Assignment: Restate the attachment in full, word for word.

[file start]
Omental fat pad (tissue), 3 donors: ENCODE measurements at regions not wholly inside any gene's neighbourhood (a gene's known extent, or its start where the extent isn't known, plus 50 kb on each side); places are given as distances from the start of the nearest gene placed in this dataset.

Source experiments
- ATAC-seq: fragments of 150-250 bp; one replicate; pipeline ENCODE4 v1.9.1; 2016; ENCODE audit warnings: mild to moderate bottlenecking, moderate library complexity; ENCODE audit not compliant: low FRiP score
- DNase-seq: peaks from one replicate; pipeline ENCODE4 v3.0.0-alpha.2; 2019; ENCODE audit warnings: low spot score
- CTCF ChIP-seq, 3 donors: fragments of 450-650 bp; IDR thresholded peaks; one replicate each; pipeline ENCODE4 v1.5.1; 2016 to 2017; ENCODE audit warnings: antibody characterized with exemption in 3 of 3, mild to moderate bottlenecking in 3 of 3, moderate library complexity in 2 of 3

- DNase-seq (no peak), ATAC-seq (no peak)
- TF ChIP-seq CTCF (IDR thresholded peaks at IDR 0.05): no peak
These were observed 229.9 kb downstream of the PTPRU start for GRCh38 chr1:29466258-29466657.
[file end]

Omental fat pad (tissue), 3 donors: ENCODE measurements at regions not wholly inside any gene's neighbourhood (a gene's known extent, or its start where the extent isn't known, plus 50 kb on each side); places are given as distances from the start of the nearest gene placed in this dataset.

Source experiments
- ATAC-seq: fragments of 150-250 bp; one replicate; pipeline ENCODE4 v1.9.1; 2016; ENCODE audit warnings: mild to moderate bottlenecking, moderate library complexity; ENCODE audit not compliant: low FRiP score
- DNase-seq: peaks from one replicate; pipeline ENCODE4 v3.0.0-alpha.2; 2019; ENCODE audit warnings: low spot score
- CTCF ChIP-seq, 3 donors: fragments of 450-650 bp; IDR thresholded peaks; one replicate each; pipeline ENCODE4 v1.5.1; 2016 to 2017; ENCODE audit warnings: antibody characterized with exemption in 3 of 3, mild to moderate bottlenecking in 3 of 3, moderate library complexity in 2 of 3

- DNase-seq (no peak), ATAC-seq (no peak)
- TF ChIP-seq CTCF (IDR thresholded peaks at IDR 0.05): no peak
These were observed 229.9 kb downstream of the PTPRU start for GRCh38 chr1:29466258-29466657.